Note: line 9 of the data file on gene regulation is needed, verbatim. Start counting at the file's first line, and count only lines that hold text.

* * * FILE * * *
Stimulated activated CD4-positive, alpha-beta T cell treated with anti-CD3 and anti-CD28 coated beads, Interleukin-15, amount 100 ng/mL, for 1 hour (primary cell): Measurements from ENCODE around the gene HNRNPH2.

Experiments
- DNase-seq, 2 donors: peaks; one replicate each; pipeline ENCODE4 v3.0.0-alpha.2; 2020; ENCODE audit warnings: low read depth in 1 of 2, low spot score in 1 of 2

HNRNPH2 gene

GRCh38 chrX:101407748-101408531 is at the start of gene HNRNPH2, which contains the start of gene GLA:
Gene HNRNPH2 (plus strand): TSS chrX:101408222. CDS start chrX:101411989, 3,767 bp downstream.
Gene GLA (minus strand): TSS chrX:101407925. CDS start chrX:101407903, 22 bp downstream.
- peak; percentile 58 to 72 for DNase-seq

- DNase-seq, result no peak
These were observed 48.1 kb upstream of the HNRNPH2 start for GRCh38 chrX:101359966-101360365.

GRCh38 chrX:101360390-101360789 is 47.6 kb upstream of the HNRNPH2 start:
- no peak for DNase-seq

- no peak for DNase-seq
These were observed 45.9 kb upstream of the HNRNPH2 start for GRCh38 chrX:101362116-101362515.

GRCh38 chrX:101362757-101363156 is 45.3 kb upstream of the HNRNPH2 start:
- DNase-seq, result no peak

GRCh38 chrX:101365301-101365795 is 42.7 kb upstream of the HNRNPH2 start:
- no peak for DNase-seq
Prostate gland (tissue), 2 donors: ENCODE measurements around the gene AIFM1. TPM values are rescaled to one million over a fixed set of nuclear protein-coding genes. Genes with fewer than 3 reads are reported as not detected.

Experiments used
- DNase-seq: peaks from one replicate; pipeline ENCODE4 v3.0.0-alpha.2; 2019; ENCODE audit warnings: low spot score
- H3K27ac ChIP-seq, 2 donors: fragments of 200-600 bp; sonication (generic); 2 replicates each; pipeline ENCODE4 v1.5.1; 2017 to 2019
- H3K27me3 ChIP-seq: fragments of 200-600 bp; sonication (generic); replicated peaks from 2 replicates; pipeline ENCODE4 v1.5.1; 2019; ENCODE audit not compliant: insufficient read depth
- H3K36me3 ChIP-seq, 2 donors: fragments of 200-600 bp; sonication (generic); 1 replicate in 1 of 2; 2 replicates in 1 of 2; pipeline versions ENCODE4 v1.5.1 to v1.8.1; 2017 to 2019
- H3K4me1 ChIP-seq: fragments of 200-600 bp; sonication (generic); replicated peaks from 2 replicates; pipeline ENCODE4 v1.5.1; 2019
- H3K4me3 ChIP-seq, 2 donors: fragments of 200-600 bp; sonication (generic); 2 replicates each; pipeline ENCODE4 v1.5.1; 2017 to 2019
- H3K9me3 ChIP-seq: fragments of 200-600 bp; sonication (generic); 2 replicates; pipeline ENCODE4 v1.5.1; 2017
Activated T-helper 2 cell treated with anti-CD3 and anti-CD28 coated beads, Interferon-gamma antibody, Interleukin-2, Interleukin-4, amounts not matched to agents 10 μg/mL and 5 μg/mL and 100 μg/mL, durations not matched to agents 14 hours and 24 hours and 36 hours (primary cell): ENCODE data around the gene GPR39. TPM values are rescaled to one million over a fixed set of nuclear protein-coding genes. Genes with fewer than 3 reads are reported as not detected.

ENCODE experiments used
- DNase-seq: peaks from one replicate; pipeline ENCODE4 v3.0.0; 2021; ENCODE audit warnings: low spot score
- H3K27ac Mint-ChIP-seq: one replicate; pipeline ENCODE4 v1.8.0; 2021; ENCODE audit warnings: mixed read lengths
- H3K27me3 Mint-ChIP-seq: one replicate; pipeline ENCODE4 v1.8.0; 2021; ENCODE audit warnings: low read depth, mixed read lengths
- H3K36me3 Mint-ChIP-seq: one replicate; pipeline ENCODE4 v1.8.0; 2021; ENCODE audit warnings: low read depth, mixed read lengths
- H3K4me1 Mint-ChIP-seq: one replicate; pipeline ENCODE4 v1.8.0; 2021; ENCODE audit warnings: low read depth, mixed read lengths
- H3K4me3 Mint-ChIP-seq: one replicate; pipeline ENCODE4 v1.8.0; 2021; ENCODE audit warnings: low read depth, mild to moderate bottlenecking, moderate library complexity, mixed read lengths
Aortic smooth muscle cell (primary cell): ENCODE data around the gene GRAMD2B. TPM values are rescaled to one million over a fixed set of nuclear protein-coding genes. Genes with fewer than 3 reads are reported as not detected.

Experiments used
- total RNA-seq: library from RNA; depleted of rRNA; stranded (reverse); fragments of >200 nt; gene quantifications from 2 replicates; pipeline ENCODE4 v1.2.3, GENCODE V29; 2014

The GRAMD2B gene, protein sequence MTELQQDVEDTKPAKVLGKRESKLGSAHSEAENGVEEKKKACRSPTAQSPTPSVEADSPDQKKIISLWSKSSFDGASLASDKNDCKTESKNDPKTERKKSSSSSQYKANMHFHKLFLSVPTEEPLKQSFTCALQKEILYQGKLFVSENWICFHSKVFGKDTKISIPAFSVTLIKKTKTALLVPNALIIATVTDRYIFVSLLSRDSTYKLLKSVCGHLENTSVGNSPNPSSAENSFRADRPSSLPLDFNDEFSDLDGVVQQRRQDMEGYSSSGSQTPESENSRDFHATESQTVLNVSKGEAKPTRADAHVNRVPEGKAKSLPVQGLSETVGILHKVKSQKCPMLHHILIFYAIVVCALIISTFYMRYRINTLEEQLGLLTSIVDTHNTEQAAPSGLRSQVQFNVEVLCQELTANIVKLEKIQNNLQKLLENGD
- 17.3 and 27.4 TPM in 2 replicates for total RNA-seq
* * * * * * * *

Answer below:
- DNase-seq, result no peak